Steamboat School District again honored among state’s best
Steamboat Springs — For the fourth straight year, the Steamboat Springs School District was recognized by the Colorado Department of Education as one of the top places to learn in the state.
The district was one of 16 in Colorado accredited with distinction for 2013, announced at the CDE School and District Awards Ceremony on Dec. 3. It put Steamboat in the top 9 percent of districts in the state in terms of overall performance, an honor it has received since CDE began labeling schools with it just four years ago.
In order to be accredited with distinction, Colorado school districts must earn 80 percent or more of the available points on the district performance framework. Points are based on academic achievement, academic growth, reducing academic growth gaps and postsecondary and workforce readiness, according to district Curriculum Director Marty Lamansky.
How schools are measured in narrowing academic gaps year to year has a lot to do with the Colorado growth model, Lamansky added. Steamboat Springs School District has more than 2,400 students in its six schools.
Three schools — the middle school, high school and Strawberry Park Elementary School — were given the John Irwin Award. Schools that show prolonged academic success receive the honor, which is calculated through students’ Traditional Colorado Assessment Program scores. The TCAP exam assesses reading, writing, math and science content and is administered every March.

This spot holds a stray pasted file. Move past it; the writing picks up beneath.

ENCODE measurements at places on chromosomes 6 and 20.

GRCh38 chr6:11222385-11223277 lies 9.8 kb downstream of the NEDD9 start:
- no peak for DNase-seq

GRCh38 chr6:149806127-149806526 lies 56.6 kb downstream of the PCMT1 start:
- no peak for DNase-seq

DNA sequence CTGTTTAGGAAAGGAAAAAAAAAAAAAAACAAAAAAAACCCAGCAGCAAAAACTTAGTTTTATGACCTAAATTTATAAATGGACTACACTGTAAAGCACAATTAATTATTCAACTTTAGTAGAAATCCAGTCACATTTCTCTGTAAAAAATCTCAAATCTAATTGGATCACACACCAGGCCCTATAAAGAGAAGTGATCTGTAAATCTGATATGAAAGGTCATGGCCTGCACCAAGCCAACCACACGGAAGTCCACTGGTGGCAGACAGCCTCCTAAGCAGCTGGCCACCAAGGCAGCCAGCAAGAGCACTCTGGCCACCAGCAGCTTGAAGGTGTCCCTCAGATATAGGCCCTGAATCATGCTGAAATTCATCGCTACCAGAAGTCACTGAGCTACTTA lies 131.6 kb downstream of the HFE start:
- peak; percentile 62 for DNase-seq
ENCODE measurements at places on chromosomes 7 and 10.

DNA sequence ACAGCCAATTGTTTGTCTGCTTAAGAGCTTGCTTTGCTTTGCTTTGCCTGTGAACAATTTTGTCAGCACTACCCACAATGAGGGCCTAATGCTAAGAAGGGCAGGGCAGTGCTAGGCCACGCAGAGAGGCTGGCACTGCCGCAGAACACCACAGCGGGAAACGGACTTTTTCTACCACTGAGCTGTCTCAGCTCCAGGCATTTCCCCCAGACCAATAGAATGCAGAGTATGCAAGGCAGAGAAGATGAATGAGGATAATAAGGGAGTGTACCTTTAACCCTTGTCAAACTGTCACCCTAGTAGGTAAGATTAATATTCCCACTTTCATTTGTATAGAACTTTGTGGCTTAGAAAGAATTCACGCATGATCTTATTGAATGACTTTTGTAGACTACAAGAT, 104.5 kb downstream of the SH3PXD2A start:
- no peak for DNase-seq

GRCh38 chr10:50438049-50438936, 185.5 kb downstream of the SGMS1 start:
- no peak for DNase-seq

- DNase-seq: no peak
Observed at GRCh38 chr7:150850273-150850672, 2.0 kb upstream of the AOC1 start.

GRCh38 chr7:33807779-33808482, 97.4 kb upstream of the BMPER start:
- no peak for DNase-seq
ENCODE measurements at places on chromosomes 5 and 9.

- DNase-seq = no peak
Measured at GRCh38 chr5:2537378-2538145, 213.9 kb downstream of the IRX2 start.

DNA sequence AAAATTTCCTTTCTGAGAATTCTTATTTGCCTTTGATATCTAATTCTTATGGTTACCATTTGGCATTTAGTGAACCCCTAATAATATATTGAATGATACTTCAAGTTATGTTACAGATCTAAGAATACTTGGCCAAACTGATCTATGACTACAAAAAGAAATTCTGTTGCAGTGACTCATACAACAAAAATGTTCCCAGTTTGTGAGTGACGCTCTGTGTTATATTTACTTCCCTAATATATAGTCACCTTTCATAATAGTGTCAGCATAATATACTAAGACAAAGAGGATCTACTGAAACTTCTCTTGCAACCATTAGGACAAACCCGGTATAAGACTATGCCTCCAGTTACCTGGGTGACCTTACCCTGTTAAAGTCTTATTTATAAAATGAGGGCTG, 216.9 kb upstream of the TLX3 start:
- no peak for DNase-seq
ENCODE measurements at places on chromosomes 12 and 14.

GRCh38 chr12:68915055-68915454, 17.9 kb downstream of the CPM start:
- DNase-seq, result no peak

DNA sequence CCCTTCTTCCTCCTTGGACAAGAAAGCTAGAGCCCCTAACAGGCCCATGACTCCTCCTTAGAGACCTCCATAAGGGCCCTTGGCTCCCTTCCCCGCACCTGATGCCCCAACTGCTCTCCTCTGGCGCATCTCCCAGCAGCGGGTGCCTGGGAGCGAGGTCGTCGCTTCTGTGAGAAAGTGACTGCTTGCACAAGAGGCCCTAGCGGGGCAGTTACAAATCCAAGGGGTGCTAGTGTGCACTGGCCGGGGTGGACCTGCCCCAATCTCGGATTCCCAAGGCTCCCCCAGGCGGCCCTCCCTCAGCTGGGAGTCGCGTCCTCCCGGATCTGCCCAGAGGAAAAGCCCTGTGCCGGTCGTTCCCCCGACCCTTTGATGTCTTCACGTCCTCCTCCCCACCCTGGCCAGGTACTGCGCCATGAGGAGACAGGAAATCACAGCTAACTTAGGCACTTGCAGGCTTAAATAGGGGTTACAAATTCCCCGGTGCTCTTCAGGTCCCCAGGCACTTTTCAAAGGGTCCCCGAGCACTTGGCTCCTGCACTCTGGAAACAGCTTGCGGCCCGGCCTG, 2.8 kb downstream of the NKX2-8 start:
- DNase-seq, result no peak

The John Irwin Award “is based on the last three years of data,” Lamansky said. “It has to be a long-term track record.”
Steamboat Springs Middle School was recognized as a Governor’s Distinguished Improvement school, given to 130 schools in 2013. Lamansky said the middle school was recognized for its academic growth in reading, writing, math and English language proficiency for English language learners.
Like the John Irwin Award, the Governor’s Distinguished Improvement award tracks long-term academic growth and it recognizes schools that exceed expectations in the classroom.
“It’s quite an honor,” middle school Principal Jerry Buelter said. “We’ve been fortunate to do really well (with student growth) in the past.”
The two other honors given to Colorado schools at the ceremony were the ESEA Reward School and the Centers of Excellence awards. Lamansky said the district doesn’t have a school that would qualify for either award, which are given to Title I schools and academically improved schools with 75 percent of their population considered at-risk students.
“All of these things don’t happen with just a few people,” Lamansky said. “It’s all 300-plus employees in the district working together for quality education.”
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